Employee Privacy in the Workplace
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We live in a world almost solely dependent on technology. Interconnectivity is the name of the game. The constant need to communicate with one another and be kept abreast of any and all activities of those around us seem to be a demanding driving force in our everyday lives. It has gotten to the point where the demarcation lines between what information can be made pubic, and what information should remain private about our daily lives and activities have been all but erased.
The one thing we value most as a person has now become the one thing that has been taken away from us by the technology that we hoped would give us more privacy. Privacy is now a topic for debates. Lloyd L. Rich, in his article entitled Right to Privacy in the Workplace in the Information age (1995) stated that:
As traffic on the “information superhighway” continues to explode a number of substantive questions about the use and abuse of these information networks arises. One issue of primary concern is whether the current law provides adequate protection for the individual’s right to privacy in the workplace from threats posed by computer technology, electronic eavesdropping, video and sound recording equipment, and databases filled with personal information. What are the ramifications for an employees’ right to privacy in the workplace? Does an employer have the right to search an employee’s computer files or review the employee’s electronic mail (“E-mail”)?
According to a recent study by the Telework Coalition (2007), there are four reasons that supports the need for employers to monitor the work of their employees who use Internet and email while doing their jobs. These four reasons are liability, discoverability, productivity and protection of trade secrets and intellectual property. It is a known fact that today’s business world is so competitive, rival companies will do anything to get ahead of the other. This is usually accomplished by purchasing trade secrets from the employees of the other company. Business today is like a spy game and the secret agents are the employees.
Just like in espionage, one should never allow the enemy to use their own weapons against them. The only way a company can be sure that their employees are not selling them out is by having full control over their actions. Employers have to take into account that privacy has always been part of the basic rights of a human being. Through time, privacy has taken on various forms and meanings so that protecting the privacy of a person has recently become a case for courts to decide. Although protected and guaranteed under the constitution, how to protect it has become a puzzlement in this day an age.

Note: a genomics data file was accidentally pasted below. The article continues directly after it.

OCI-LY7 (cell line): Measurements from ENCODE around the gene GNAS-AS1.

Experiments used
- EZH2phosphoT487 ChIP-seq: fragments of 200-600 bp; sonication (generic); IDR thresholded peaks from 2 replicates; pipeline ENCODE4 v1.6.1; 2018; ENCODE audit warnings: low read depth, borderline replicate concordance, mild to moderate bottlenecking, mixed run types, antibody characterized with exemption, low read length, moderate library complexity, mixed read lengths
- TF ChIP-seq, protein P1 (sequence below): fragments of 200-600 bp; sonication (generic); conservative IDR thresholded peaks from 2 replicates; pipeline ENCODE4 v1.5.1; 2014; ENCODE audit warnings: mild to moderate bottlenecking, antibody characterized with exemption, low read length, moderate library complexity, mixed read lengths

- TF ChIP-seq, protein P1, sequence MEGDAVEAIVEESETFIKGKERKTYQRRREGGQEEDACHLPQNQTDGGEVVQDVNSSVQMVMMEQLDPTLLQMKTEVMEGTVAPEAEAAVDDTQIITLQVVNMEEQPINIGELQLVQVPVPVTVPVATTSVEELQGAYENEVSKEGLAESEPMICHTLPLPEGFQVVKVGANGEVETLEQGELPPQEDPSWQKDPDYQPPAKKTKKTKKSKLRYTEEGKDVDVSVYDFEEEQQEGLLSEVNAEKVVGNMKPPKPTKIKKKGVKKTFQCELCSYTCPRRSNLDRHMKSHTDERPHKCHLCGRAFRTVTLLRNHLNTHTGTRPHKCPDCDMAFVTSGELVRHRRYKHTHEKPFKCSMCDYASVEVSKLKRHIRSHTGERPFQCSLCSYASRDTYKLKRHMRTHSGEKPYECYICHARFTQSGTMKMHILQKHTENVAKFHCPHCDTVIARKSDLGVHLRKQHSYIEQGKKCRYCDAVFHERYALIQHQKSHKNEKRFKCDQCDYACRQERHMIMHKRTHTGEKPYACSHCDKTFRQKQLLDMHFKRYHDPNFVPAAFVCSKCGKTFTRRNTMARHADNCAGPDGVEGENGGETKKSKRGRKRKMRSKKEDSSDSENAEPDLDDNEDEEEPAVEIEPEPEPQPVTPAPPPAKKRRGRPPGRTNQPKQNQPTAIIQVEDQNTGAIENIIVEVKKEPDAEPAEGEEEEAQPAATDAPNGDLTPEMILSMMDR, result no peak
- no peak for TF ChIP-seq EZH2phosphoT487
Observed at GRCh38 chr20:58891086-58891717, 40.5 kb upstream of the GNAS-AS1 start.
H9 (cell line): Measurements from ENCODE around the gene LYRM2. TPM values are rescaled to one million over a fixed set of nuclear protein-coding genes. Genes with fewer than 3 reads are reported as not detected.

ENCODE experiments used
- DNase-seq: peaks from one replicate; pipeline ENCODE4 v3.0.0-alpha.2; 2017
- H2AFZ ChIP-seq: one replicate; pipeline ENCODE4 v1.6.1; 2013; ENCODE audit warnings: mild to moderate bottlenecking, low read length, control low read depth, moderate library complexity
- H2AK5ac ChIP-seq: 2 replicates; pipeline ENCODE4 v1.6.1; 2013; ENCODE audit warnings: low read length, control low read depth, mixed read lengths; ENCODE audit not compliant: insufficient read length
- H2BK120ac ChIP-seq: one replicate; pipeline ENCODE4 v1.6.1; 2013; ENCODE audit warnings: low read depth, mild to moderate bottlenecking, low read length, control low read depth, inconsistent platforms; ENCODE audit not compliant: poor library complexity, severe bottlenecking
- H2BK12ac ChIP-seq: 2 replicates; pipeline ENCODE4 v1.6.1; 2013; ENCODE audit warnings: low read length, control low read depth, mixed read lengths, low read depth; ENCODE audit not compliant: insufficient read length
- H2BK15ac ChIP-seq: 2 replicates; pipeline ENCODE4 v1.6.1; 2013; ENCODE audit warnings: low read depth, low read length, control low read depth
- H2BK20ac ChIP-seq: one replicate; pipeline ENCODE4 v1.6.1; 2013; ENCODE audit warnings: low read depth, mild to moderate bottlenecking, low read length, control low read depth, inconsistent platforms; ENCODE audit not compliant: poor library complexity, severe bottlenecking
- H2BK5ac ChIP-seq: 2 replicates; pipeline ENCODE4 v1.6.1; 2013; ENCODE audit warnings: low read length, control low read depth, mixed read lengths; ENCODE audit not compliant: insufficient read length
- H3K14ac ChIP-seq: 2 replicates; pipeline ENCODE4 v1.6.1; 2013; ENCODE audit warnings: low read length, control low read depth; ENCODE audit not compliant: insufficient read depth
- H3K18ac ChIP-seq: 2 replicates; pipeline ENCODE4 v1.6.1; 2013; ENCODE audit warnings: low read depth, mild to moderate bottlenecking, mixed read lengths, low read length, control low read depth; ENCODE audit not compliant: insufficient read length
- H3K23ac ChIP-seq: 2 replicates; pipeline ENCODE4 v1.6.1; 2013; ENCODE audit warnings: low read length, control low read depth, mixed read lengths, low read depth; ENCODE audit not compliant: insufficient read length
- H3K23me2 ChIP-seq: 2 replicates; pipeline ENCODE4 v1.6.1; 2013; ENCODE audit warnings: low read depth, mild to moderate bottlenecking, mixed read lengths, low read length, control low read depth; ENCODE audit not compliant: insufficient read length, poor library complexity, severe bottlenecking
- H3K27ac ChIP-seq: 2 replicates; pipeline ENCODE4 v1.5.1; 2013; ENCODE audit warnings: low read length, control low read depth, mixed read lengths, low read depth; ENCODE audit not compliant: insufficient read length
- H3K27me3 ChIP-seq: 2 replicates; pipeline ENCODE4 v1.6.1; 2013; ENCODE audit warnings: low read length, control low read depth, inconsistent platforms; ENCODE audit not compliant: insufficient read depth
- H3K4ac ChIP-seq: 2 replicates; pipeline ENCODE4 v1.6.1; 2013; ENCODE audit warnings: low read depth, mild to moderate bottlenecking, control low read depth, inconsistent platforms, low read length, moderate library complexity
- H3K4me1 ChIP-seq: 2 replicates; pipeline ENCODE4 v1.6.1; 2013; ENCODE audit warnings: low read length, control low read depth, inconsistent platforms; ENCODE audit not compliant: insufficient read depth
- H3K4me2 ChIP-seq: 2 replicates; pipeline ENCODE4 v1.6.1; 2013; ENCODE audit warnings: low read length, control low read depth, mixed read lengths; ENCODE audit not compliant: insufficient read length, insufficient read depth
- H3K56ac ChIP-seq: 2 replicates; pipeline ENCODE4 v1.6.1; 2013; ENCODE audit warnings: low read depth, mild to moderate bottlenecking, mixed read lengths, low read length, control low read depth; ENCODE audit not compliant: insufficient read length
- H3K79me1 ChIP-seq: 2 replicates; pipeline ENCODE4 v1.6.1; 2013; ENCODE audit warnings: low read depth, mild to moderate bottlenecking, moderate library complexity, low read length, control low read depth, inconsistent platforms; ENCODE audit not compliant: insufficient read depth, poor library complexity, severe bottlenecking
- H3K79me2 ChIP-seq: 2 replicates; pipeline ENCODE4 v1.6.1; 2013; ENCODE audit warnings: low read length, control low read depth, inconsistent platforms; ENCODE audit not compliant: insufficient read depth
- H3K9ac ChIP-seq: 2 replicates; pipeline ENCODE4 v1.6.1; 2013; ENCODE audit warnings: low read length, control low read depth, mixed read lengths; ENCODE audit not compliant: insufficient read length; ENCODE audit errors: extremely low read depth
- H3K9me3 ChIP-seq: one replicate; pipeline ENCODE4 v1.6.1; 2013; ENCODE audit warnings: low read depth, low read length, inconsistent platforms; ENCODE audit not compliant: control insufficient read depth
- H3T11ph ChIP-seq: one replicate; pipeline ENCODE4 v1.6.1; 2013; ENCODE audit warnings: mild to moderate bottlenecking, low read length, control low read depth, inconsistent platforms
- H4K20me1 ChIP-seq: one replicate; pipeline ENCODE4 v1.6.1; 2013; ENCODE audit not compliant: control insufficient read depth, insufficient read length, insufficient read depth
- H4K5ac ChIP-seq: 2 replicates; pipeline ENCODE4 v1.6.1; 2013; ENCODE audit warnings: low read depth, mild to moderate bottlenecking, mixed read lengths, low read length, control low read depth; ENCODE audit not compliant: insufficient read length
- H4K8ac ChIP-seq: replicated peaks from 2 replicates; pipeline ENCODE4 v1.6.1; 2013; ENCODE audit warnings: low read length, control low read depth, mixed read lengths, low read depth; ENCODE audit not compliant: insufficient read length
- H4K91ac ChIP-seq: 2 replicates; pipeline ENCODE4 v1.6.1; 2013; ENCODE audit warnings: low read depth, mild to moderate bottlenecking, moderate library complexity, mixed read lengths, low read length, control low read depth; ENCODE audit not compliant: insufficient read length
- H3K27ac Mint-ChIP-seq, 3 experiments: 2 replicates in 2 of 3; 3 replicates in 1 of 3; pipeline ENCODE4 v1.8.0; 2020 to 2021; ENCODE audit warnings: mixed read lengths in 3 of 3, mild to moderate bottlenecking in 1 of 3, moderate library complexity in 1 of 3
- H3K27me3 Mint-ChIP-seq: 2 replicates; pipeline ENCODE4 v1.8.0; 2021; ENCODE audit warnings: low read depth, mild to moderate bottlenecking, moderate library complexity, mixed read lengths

Everyday, billions of people across the planet regularly use, their office telephones, email accounts, Internet access and a host of other programs and platforms that make accomplishing their tasks easier. What most of the employees do not know is that the walls in their office don’t just have ears, they now have eyes too. The eyes are courtesy of the latest in surveillance gadgets and software made available to keep track of employee movements. In a review by the Duke Law and Technology Review (2001), the following statement was made:
Employers often monitor employee telephone calls and some companies also record the time each employee spends on bathroom breaks. One employer even “places a device in employees’ chairs to measure worker ‘wiggling,’ presumably because more wiggling means less working.”
I find this to be an overkill method of controlling the employee’s behavior. It is highly apparent that the line between worker efficiency and worker privacy must be drawn. Something must be done to protect the employee rights and update the laws that have fallen behind the times.
USA Today, in their column CyberSpeak (October 11, 2001) mentioned that;
A recent survey by the American Management Association shows that about 78% of companies in the U.S. monitor their employees in some way. Employee Internet use is monitored by 63% of employers; 47% store and review employee e-mail messages; 15% view employees by video; 12% review and record phone messages; and 8% review voice-mail messages.
Trust is a two way street so, if they are looking to catch an employee doing something wrong, they just may find what they are looking for but then eventually find out they were mistaken. It is because the employers do not have any set boundaries that they often do not realize when they have violated an employee’s right to privacy already.